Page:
Ultrafast PhenomenaQuantum Interference and Generation of THz Radiation
Optical excitations involve the promotion of electrons from low- to high-energy states in a material. These excitations are driven by photons of light. Different excitation pathways, corresponding to different physical processes, can link these two states. When two distinct excitation processes terminate in the same final state, the possibility of quantum interference exists. This quantum mechanical interference can manifest itself in a variety of macroscopic effects that can be measured in the laboratory. We are studying the emission of far-infrared electromagnetic radiation (i.e. terahertz frequencies) that can result from quantum interference of optical excitations in solids. These coherences are extremely short-lived (of the order of a picosecond or less) and require the techniques of ultrafast laser spectroscopy.
One area of research is quantum interference of one- and two-photon absorption in semiconductors. Here, initial and final states (in the valence and conduction band, respectively) are linked by two distinctly different absorption processes. Two ultrashort laser pulses, with frequencies differing exactly by a factor of 2, excite the material. Depending on the phase and polarization of the two different light fields, a directional photocurrent can be generated. The acceleration of charges associated with this current will lead to the emission of electromagnetic radiation. This effect has been analyzed theoretically for a variety semiconductors and material scaling laws have been derived (Phys. Rev. B, R11247, 2002).
A second way to obtain electromagnetic radiation via quantum interference is to exploit symmetry properties of certain crystals. Specifically, Raman excitations in different classes of crystals have a space-angle dependence that can be observed with polarized light. Scattering of light by these fundamental modes is described by the so-called Raman tensor. The Raman excitations of interest are plasmons (collective motion of the electronic system) and phonons (the quanta of vibrational excitation). In properly chosen experimental conditions, these excitations can be driven by different Raman processes and interference may take place. We have observed far-infrared electromagnetic radiation emitted by plasmons and phonons via Raman scattering of femtosecond laser pulses. These collective and vibrational modes are excited impulsively, i.e. the laser pulse duration is much shorter than the period of oscillation. In addition, the plasmon and phonon oscillations are coherent, which leads to the generation of a macroscopic radiation field. This excitation process is known as impulsive stimulated Raman scattering (ISRS). We have used ISRS to generate THz light via coherent plasmons and phonons in the semiconductor InSb. In these experiments, a single ultrashort laser pulse is used; quantum interference of Raman scattering is obtained by rotating the azimuthal angle of the crystal about the fixed linear polarization of the laser. This work was presented at the 2003 Quantum Electronics and Laser Science Conference in Baltimore, MD. A short write-up can be found here.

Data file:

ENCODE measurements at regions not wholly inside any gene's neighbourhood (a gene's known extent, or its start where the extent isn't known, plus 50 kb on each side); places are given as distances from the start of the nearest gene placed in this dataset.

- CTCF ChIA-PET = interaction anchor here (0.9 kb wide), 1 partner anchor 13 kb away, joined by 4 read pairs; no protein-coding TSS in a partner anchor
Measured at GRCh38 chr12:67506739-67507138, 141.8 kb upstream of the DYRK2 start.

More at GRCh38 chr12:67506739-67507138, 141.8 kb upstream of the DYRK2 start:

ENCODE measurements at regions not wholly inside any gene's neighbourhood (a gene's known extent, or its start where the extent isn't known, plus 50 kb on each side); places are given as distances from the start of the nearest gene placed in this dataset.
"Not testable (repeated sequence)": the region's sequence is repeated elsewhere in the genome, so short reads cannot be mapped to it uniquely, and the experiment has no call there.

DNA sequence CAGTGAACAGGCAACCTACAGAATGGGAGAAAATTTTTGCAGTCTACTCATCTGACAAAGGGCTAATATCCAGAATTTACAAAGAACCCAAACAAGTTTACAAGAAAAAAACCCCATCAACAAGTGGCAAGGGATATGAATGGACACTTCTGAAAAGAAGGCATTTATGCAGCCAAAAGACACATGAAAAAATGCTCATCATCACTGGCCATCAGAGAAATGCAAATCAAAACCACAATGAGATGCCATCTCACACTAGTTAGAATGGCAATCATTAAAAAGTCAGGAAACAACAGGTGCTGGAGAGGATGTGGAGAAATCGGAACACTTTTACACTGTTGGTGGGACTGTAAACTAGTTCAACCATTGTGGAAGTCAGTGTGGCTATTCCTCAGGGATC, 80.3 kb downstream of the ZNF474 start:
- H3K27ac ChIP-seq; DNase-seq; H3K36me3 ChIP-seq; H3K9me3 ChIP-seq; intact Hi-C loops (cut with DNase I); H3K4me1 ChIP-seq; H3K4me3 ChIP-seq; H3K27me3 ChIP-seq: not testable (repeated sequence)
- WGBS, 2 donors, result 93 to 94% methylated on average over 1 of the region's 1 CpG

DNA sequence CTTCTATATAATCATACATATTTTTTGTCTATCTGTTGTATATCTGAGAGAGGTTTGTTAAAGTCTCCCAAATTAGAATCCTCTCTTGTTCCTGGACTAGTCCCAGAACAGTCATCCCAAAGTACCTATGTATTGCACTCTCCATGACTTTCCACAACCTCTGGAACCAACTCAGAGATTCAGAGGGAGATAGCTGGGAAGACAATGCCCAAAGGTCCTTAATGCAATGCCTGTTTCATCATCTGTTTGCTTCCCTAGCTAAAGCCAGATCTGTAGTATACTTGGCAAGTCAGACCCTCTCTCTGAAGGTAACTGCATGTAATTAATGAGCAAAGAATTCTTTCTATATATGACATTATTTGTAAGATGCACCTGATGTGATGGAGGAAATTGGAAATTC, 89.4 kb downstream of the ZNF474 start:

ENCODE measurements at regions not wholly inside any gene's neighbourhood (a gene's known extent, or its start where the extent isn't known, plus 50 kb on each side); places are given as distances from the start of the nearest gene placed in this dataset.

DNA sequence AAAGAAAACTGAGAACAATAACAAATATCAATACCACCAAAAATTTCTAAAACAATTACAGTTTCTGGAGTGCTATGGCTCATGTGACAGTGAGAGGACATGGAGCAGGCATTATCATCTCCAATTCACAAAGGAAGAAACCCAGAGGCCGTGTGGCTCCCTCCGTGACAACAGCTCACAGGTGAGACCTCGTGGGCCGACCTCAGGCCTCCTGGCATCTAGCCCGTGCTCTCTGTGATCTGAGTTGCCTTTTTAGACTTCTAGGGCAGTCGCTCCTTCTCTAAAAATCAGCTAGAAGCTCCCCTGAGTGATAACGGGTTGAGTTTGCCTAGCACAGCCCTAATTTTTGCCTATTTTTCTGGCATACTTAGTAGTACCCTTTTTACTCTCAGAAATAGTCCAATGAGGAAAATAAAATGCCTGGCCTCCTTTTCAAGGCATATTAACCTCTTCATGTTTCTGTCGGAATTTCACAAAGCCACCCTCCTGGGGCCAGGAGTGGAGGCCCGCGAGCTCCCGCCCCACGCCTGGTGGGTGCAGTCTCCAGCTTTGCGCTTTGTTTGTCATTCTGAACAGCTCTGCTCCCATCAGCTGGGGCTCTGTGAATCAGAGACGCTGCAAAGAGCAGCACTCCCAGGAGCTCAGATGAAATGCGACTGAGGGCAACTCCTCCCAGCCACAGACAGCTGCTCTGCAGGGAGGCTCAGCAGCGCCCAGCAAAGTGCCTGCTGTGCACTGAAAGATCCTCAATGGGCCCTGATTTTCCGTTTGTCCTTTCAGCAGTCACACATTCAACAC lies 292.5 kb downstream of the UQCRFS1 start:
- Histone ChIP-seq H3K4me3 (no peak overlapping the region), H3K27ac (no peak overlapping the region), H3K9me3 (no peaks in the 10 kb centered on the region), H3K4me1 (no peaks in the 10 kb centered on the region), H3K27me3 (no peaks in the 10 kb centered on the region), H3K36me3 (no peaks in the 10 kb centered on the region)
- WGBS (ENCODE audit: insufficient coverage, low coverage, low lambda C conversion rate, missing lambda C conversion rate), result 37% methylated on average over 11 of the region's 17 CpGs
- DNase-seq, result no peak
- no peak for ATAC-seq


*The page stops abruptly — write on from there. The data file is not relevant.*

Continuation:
We have also studied how the oscillatory motion of coherent plasmons and phonons can couple as the result of Coulomb forces. The frequency of the plasmon is adjusted by changing the background doping density of the semiconductor sample; we used bulk InAs in our experiments. When the plasma frequency and bare phonon frequency approach each other, coupling occurs and new `hybrid' modes emerge. Mode hybridization in semiconductors has been studied for decades using Raman spectroscopy, but our experiments demonstrated for the first time that such excitations can directly radiate light (Phys. Rev. B, 233203, 2002).
MOSAIC: Modified Spectrum Auto-Interferometric Correlation
Our group has developed a simple, efficient algorithm for monitoring the chirp of an ultrashort laser pulse in real time. `Chirp' refers to the frequency drift that occurs in the temporal envelope of a laser pulse. This means that the center wavelength of the pulse changes slightly as a function of time. Chirp generally occurs when the ultrashort pulse passes through optical elements such as lenses, prisms, waveplates, and windows as the result of group velocity dispersion.
The widely used laboratory technique of interferometric autocorrelation (IAC) can determine the pulse temporal profile and duration, but it is not very sensitive to the presence of chirp. When you are tuning an ultrashort laser system for minimum pulse duration as determined by IAC, you are not guaranteed to have minimum chirp. It is often surprising that an otherwise clean IAC trace may be hiding a significant amount of chirp. This can be a critical issue in experiments where very short and very coherent pulses are needed. While methods such as frequency-resolved optical gating (FROG) can characterize chirp, additional optical components are required. Furthermore, these algorithms tend to be computationally intensive, which is not conducive to real-time adjustments and monitoring of the laser system during an experiment.
MOSAIC overcomes these problems by performing a simple spectral filtering operation on the IAC waveform. If your laboratory can generate real-time IAC traces on a digital oscilloscope and you have access to a PC, you already have all the hardware needed to implement MOSAIC! By connecting the scope to the PC, you can monitor chirp and adjust the laser system in real-time. We have written MOSAIC programs compatible with a variety of Tektronix digital oscilloscopes. These virtual instruments (VI's) run on the National Instruments LabVIEW platform and can be downloaded free of charge from our MOSAIC website.
Our ultrafast research is supported by the National Science Foundation.